Guitars can do that. Not every guitar sounds good in all amps. Tricky business! I always have trouble...do I find an amp that suits the guitar or guitar that fits the amp. Not always the case but you sometimes have that.

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Well...I didn't exactly see what you mean...I was taking your comment at face value. But I do see what I meant.

 

Here's what you do ... contact the demo factory and provide them your specifications and you can get exactly what you want to hear.

 

Better yet, contact one of the demo posters on YouTube and tell him "I don't like your amp (pedals, cables, choice of demo music, etc.)." Tell him you want him to borrow an (amp like yours) with (pedals like yours and your settings) so you can hear how the guitar is going to sound through your rig. Be sure to tell him what song you want to hear too and to dispense with the incessant noodling.

 

I am sure you have watched and listened to the demos by Greg's Guitars. They truly represent the character and capabilities of an instrument in capable hands. Not only is the guy a fabulous guitar player, his setup is perfect and consistent from demo to demo. Oh yeah, he plays a clean passage and a dirty or crunch passage for comparison.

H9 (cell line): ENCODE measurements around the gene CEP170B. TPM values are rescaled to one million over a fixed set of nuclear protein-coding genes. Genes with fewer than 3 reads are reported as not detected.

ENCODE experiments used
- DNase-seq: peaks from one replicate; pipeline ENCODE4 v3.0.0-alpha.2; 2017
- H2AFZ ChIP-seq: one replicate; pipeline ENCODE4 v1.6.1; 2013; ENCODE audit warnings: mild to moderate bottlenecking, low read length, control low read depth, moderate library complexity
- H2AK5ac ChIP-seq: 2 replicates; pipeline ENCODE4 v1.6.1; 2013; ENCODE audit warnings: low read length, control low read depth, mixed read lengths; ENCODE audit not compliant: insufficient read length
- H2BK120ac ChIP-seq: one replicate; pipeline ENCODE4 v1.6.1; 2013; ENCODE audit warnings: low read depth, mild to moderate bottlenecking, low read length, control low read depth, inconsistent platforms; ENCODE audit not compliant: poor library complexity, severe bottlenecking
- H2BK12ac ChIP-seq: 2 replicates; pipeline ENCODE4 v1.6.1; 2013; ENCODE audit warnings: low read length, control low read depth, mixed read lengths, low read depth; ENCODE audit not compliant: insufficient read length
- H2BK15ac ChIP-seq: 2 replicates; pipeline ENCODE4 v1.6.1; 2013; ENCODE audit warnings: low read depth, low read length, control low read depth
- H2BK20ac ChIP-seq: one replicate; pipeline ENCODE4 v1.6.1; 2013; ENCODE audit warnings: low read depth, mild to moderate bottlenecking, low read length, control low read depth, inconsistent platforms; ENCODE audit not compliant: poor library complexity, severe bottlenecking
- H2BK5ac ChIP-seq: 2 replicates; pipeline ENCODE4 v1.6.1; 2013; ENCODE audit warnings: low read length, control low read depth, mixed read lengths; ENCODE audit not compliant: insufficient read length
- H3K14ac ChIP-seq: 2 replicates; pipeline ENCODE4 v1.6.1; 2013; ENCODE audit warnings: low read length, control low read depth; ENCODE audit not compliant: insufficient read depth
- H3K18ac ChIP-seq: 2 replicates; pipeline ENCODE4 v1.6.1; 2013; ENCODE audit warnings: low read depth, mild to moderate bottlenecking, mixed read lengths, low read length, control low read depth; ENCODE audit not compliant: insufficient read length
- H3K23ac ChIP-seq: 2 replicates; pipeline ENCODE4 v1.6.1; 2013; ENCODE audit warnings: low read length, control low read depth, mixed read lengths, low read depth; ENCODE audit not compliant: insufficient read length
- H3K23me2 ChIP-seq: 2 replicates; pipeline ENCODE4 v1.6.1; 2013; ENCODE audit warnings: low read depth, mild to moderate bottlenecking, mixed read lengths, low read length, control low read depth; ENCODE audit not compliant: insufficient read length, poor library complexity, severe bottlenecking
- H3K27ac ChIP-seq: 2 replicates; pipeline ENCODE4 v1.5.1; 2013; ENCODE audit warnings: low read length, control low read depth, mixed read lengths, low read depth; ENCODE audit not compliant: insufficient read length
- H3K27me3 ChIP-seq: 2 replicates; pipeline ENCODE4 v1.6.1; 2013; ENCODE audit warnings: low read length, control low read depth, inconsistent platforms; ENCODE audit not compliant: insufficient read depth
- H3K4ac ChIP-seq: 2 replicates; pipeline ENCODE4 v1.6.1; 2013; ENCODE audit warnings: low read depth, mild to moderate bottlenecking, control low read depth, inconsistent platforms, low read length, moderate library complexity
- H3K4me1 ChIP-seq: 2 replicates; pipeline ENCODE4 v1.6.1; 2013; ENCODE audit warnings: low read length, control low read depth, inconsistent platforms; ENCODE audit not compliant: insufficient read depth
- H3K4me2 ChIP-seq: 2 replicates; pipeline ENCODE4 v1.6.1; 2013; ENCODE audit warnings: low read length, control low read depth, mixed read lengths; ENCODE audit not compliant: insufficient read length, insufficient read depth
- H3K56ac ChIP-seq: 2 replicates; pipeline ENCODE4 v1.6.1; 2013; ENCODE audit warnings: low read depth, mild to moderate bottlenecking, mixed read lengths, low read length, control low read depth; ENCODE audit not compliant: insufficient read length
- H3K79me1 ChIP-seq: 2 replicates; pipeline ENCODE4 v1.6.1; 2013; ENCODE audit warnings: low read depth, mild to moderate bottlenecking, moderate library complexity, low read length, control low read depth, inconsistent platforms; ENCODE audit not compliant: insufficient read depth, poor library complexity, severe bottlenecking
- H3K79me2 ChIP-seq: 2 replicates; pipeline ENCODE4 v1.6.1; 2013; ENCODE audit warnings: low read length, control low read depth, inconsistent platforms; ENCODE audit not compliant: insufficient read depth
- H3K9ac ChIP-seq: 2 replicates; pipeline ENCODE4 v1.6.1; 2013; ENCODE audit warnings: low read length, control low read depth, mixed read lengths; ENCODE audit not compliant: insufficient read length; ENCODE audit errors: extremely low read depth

Edited by 6down1togo
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I'm a firm believer that a great deal of tone is in the players' hands. We've all said it, "Give Jeff Beck/ Keith Richards/ Eric Johnson/ fill in the blank and they can make ANYTHING sound good." When I see a well meaning guy with beginners chops demo something it usually doesn't truly showcase the product. The person doing the demo doesn't have to be brilliant/flashy, we can tell if a guy playing a simple BB king lick has some experience…. or not. Experience also leads to knowing where to set knobs on amps/effects boxes. The demo has to be recorded well and the player has to show what can potentially be acquired from the piece of gear. That being said I've seen Joe Bonamassa demoing a Marshall combo and although Joe is awesome the amp didn't do it for me. Probably sounded great in the room , the mic or recording EQ ( or lack of) wasn't happening. Online demos are a crap shoot at best.